[REPUBLIC A CT N O . 9729]


Be it enacted by the Senate and House of Representatives of the Philippines in Congress assembled:

SECTION 1. Title. – This Act shall be known as the “Climate Change Act of 2009”.

SEC . 2. Declaration of Policy. – It is the policy of the State to afford full protection and the advancement of the right of the people to a healthful ecology in accord with the rhythm and harmony of nature. In this light, the State has adopted the Philippine Agenda 21 framework which espouses sustainable development, to fulfill human needs while maintaining the quality of the natural environment for current and future generations.

Towards this end, the State adopts the principle of protecting the climate system for the benefit of humankind, on the basis of climate justice or common but differentiated responsibilities and the Precautionary Principle to guide decision-making in climate risk management. As a party to the United Nations Framework Convention on Climate Change, the State adopts the ultimate objective of the Convention which is the stabilization of greenhouse gas concentrations in the atmosphere at a level that would prevent dangerous anthropogenic interference with the climate system which should be achieved within a time frame sufficient to allow ecosystems to adapt naturally to climate change, to ensure that food production is not threatened and to enable economic development to proceed in a sustainable manner. As a party to the Hyogo Framework for Action, the State likewise adopts the strategic goals in order to build national and local resilience to climate change-related disasters.

Recognizing the vulnerability of the Philippine archipelago and its local communities, particularly the poor, women, and children, to potential dangerous consequences of climate change such as rising seas, changing landscapes, increasing frequency and/or severity of droughts, fires, floods and storms, climate-related illnesses and diseases, damage to ecosystems, biodiversity loss that affect the country’s environment, culture, and economy, the State shall cooperate with the global community in the resolution of climate change issues, including disaster risk reduction. It shall be the policy of the State to enjoin the participation of national and local governments, businesses, nongovernment organizations, local communities and the public to prevent and reduce the adverse impacts of climate change and, at the same time, maximize the benefits of climate change. It shall also be the policy of the State to incorporate a gender-sensitive, pro-children and pro-poor perspective in all climate change and renewable energy efforts, plans and programs. In view thereof, the State shall strengthen, integrate, consolidate and institutionalize government initiatives to achieve coordination in the implementation of plans and programs to address climate change in the context of sustainable development.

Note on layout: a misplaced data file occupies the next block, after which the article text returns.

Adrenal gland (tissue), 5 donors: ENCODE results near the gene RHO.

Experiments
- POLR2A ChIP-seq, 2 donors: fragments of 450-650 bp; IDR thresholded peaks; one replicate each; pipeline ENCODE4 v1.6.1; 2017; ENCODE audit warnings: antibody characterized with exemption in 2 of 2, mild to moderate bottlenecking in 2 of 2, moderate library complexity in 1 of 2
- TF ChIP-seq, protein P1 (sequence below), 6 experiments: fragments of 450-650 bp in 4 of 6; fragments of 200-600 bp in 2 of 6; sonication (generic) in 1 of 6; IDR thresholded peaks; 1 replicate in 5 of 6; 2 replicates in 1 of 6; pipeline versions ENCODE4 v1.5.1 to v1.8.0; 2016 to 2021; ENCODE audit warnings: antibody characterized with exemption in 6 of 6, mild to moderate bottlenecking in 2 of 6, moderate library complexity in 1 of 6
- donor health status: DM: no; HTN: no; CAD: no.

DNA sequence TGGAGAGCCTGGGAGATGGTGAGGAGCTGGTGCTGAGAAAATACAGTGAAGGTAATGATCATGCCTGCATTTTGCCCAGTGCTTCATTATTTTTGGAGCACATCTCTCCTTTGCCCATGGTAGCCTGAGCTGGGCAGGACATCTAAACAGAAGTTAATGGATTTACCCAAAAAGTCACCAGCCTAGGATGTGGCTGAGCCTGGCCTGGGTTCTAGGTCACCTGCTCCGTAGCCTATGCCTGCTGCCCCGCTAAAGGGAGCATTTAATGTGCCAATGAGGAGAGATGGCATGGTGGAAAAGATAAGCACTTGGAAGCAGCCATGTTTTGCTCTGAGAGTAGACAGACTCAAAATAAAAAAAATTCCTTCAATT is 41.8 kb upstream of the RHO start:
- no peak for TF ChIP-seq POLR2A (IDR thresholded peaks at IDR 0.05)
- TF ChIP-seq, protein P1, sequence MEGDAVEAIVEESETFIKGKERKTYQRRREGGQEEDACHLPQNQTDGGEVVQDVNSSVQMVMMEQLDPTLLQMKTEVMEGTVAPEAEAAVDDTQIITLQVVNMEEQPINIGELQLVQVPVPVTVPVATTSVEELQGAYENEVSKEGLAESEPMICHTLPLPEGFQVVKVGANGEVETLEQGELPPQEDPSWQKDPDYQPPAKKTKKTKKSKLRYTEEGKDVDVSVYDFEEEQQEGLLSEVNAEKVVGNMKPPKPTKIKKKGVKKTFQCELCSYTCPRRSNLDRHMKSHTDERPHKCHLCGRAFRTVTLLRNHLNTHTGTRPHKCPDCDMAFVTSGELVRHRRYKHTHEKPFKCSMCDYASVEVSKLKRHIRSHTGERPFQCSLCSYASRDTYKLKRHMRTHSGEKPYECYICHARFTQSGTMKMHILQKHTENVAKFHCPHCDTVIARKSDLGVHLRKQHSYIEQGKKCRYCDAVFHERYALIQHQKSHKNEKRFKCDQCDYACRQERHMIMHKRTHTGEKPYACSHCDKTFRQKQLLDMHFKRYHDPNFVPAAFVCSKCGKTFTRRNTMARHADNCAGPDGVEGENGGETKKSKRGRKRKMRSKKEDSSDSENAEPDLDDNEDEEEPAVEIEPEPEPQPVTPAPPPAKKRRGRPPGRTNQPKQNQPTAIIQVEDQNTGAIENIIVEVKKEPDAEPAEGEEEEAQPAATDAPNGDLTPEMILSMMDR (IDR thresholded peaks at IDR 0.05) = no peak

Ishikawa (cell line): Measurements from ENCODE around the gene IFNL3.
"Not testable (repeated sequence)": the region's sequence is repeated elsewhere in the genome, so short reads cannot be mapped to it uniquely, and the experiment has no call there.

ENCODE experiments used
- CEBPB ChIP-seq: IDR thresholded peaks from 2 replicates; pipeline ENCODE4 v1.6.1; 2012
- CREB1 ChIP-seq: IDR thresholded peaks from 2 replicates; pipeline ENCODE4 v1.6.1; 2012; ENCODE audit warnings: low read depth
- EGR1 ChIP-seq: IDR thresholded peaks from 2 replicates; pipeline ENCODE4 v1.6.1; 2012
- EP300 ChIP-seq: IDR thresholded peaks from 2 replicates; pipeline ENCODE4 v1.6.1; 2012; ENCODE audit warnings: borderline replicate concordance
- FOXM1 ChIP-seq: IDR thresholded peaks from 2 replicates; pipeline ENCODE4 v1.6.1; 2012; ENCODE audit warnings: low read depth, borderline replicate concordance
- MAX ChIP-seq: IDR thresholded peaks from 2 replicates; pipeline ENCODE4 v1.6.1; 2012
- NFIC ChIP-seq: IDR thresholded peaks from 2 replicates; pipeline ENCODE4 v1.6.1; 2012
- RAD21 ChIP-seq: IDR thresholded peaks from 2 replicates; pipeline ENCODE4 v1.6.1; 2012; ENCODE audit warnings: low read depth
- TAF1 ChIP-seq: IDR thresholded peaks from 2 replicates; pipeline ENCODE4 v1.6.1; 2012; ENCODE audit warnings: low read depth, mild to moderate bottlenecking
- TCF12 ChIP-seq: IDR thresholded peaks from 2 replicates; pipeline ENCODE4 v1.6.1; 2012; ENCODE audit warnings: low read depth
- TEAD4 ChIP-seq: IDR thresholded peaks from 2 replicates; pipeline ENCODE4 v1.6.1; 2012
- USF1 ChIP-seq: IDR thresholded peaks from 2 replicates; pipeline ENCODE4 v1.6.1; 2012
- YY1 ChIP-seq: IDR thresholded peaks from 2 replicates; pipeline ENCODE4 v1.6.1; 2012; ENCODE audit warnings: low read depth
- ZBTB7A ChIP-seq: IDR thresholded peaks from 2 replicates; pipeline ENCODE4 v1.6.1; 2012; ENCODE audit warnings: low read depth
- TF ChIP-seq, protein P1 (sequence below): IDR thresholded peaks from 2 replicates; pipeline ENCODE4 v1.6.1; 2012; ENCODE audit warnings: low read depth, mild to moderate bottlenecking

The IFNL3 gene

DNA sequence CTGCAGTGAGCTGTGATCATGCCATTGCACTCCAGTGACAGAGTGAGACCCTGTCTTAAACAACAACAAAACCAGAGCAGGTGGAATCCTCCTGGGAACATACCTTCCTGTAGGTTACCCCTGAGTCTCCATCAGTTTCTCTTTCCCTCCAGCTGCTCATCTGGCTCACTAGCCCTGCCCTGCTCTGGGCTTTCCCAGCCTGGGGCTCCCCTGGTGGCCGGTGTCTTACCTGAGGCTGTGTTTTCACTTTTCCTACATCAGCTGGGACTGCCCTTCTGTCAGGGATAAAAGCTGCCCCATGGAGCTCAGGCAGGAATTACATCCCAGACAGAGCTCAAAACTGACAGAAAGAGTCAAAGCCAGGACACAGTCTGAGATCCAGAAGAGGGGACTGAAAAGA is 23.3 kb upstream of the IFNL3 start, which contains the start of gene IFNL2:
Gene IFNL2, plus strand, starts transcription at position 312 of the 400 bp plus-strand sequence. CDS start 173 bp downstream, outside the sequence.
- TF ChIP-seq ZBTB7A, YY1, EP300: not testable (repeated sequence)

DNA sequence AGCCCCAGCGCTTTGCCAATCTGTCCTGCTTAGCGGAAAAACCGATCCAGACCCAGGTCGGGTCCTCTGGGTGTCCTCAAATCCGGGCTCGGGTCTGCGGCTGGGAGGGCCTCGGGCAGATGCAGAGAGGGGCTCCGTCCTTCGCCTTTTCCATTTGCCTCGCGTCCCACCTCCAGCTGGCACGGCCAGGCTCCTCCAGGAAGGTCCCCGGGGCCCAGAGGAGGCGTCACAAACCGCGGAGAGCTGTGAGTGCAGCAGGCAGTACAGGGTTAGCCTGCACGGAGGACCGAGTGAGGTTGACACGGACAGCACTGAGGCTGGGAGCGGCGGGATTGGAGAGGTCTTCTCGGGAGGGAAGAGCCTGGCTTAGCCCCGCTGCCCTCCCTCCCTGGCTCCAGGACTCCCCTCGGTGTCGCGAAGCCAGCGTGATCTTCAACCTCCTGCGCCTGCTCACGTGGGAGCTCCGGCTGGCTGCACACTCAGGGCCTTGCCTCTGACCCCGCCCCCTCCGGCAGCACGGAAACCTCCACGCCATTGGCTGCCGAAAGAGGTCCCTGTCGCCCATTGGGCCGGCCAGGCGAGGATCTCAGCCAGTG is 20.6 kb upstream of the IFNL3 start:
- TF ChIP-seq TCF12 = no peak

Further recognizing that climate change and disaster risk reduction are closely interrelated and effective disaster risk reduction will enhance climate change adaptive capacity, the State shall integrate disaster risk reduction into climate change programs and initiatives.

Cognizant of the need to ensure that national and subnational government policies, plans, programs and projects are founded upon sound environmental considerations and the principle of sustainable development, it is hereby declared the policy of the State to systematically integrate the concept of climate change in various phases of policy formulation, development plans, poverty reduction strategies and other development tools and techniques by all agencies and instrumentalities of the government.

SEC . 3. Definition of Terms. – For purposes of this Act, the following shall have the corresponding meanings:

(a) “Adaptation” refers to the adjustment in natural or human systems in response to actual or expected climatic stimuli or their effects, which moderates harm or exploits beneficial opportunities.

(b) “Adaptive capacity” refers to the ability of ecological, social or economic systems to adjust to climate change including climate variability and extremes, to moderate or offset potential damages and to take advantage of associated opportunities with changes in climate or to cope with the consequences thereof.

(c) “Anthropogenic causes” refer to causes resulting from human activities or produced by human beings.

(d) “Climate Change” refers to a change in climate that can be identified by changes in the mean and/or variability of its properties and that persists for an extended period typically decades or longer, whether due to natural variability or as a result of human activity.

(e) “Climate Variability” refers to the variations in the average state and in other statistics of the climate on all temporal and spatial scales beyond that of individual weather events.

(f) “Climate Risk” refers to the product of climate and related hazards working over the vulnerability of human and natural ecosystems.

(g) “Disaster” refers to a serious disruption of the functioning of a community or a society involving widespread human, material, economic or environmental losses and impacts which exceed the ability of the affected community or society to cope using its own resources.

(h) “Disaster risk reduction” refers to the concept and practice of reducing disaster risks through systematic efforts to analyze and manage the causal factors of disasters, including through reduced exposure to hazards, lessened vulnerability of people and property, wise management of land and the environment, and improved preparedness for adverse events.

(i) “Gender mainstreaming” refers to the strategy for making women’s as well as men’s concerns and experiences an integral dimension of the design, implementation, monitoring, and evaluation of policies and programs in all political, economic, and societal spheres so that women and men benefit equally and inequality is not perpetuated. It is the process of assessing the implications for women and men of any planned action, including legislation, policies, or programs in all areas and at all levels.